From all indications the public was eminently satisfied with the radio music yesterday, we are all extremely pleased with the way BMI met this emergency, and when the deadline came was in a good position to supply all types of music the public is accustomed to from hymns through symphonies and patriotic music to the most popular jazz.

All day long yesterday ASCAP’s recording machines were busy throughout the country recording their music of non-ASCAP stations with a view to discovering any infringements. More than 30 such machines had been placed in key cities and the transcriptions will be shipped to the New York headquarters for examination. The checking is to continue indefinitely. The board of directors of ASCAP will meet this afternoon to discuss the public’s reaction, if any, to the BMI music on the air.

BMI Takes $1,000,000 Insurance

BMI has taken out $1,000,000 in copyright insurance to protect artists, radio stations and advertising agencies against copyright infringement. According to Variety:

Seaboard and Underwriters companies took $250,000 each and Indemnity Insurance handled the remaining $500,000 of the total policy.

Morris Novik, director of Radio Communications for the City of New York, announced this morning that Irving Caesar, well-known popular songwriter and member of the board of directors of ASCAP, would commence his weekly series on “Songs of Safety” over WNYC, the municipal outlet, Sunday, Jan. 12 at 12:30 p.m., the same time the program occupied on WOR before the ASCAP-EBI fight began.

Bands Music Censored

The New Year’s Day Bowl football contests were broadcast yesterday with careful precautions taken to keep from the listeners’ ears the usual band music, for fear that any of it might prove to be part of the music copyrighted by ASCAP, with the result that the broadcasters might thus be compelled to pay the new ASCAP scale.

In an open letter to members of ASCAP, the National Association of Broadcasters sought to go over the heads of ASCAP by arguing that the association was controlled by a self-perpetuating board of directors and suggesting that the members take things into their own hands and overrule the board.

Elias Godofsky, general manager of WCNW, the Brooklyn station on 1,500 kilocycles, announced that his was the only New York City outlet holding BMI, ASCAP, Society of European Stage Authors and Composers, and Jewish Society licenses.

We are primarily a foreign language station and need them all.


The Pittsburgh Press (January 8, 1941)

Tommy Dorsey says public is taking unfair rap
By Si Steinhauser

New York, Jan. 8 –
Tommy Dorsey, the sentimental gentleman of swing who is no such a thing, sounded his “A” today in the matter of ASCAP vs. BMI, proclaiming that the turbulent air waves might be slicked by appointment of an impartial arbiter after the fashion of the movies and Will Hays or baseball and Kenesaw Mountain Landis.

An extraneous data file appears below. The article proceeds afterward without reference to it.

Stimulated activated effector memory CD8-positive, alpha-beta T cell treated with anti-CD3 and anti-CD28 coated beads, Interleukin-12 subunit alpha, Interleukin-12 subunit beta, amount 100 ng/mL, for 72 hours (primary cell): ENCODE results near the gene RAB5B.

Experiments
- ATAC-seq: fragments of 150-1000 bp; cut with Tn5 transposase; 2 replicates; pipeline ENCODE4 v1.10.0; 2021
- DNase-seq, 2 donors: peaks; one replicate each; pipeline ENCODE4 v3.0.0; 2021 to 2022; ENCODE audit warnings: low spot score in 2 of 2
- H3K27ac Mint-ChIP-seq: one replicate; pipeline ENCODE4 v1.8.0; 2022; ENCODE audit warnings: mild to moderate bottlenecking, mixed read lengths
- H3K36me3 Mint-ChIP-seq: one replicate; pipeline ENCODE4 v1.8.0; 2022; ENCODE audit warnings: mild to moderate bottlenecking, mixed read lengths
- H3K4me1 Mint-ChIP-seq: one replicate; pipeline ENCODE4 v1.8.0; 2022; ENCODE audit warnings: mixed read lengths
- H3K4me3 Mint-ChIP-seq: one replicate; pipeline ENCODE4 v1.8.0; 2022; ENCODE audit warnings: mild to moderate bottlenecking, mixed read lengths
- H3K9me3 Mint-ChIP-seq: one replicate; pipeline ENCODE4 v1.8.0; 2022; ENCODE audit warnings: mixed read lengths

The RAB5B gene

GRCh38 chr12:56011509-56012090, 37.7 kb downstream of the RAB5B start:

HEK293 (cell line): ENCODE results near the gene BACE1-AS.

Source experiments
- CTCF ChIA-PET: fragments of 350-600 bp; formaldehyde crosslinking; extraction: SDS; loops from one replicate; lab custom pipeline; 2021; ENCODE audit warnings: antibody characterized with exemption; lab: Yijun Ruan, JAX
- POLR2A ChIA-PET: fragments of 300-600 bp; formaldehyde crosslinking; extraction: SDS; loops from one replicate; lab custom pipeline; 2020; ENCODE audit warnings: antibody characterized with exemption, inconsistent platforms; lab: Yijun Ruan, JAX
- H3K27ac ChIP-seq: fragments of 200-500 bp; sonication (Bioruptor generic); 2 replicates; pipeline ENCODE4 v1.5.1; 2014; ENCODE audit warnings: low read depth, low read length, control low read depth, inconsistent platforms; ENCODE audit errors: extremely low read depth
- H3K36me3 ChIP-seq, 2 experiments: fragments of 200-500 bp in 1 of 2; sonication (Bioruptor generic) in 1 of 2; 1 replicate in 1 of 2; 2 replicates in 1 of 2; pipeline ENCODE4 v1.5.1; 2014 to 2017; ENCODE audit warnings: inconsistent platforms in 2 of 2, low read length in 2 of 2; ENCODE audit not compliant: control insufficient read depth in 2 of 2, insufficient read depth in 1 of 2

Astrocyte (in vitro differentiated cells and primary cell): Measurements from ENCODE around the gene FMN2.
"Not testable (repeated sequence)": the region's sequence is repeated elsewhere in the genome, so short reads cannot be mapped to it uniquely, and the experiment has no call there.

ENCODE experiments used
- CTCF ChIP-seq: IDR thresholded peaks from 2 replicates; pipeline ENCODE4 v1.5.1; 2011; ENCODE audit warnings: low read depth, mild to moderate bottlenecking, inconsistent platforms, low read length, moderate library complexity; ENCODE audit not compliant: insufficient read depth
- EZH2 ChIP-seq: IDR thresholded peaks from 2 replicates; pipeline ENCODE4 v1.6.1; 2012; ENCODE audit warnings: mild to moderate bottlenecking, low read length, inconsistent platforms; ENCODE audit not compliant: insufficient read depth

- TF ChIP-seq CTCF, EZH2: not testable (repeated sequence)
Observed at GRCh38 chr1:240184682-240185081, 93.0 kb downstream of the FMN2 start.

Dorsey thinks somebody ought to be done to keep radio from boiling over into the public’s lap. His solution?

Get somebody in there who represents the public; somebody who doesn’t care about radio or songwriters or anything, except he wants the public to be able to hear the songs it wants. Radio doesn’t belong to the networks, the song publishers or anybody who just writes a tune. It belongs to the public. They ought to have a say in it.

His band is probably the least affected by the row, in which ASCAP-controlled tunes no longer may be played on stations affiliated with the National Association of Broadcasters. A year ago, Dorsey foresaw the fight and began collecting ownership of tunes for just such an emergency.

Five years ago, I got caught in a radio-music fight and I’ve been wary ever since Warner Brothers got sore at radio and decided they were going to make their own way. I had just recorded six Warner tunes and I couldn’t play them on the air. So when I heard that this ASCAP-BMI thing was coming, I didn’t listen to the boys who said it couldn’t happen, that it would all be settled. I got copyright on 70 or 75 tunes. I can play those and work in these new BMI numbers.

He Can Get Along

He figures a program can be made up of a few tunes he owns, some BMI numbers like “There I Go,” swing arrangements of uncopyrighted pieces like “Songs My Mother Taught Me,” plus one or two original compositions amateurs submit him. Swing tunes he controls have a characteristic flavor.

None of them ever made the “Hit Parade,” but Dorsey figures few of the tunes he is known by were there until he brought them along – numbers like “Marie,” “Once in a While” and “I’ll Never Smile Again.” He can’t play any of these on the radio now.

Though he is an ASCAP member, by virtue of ownership of a music firm, the Sun Publishing Co., Dorsey holds no particular brief for any of the combatants. He feels that the public ought to decide what goes on the air.

The whole thing now is a clash of personalities. The issues have been lost in the fight.

Though he is philosophical about it, other band leaders are less financially able to ride the storm. Dorsey’s library of music, virtually all of it banned from the air, cost him about $100,000.

I’ve got about 2,000 numbers in the library and each one cost me about $50. That’s average pay for an arranger. Now I can’t use it on radio. We band leaders are in the middle in this thing, just like the public.

He believes the war will be settled by a negotiated peace.

I just got the Lindy lowdown this noon. Everybody says there’s going to be a 90-day moratorium or armistice or something like that. In the meantime, the government’s going to step in and settle everything. That’s what I hear, but I don’t have to believe it. The same guys were telling me three months ago that everything would be settled by Jan. 1.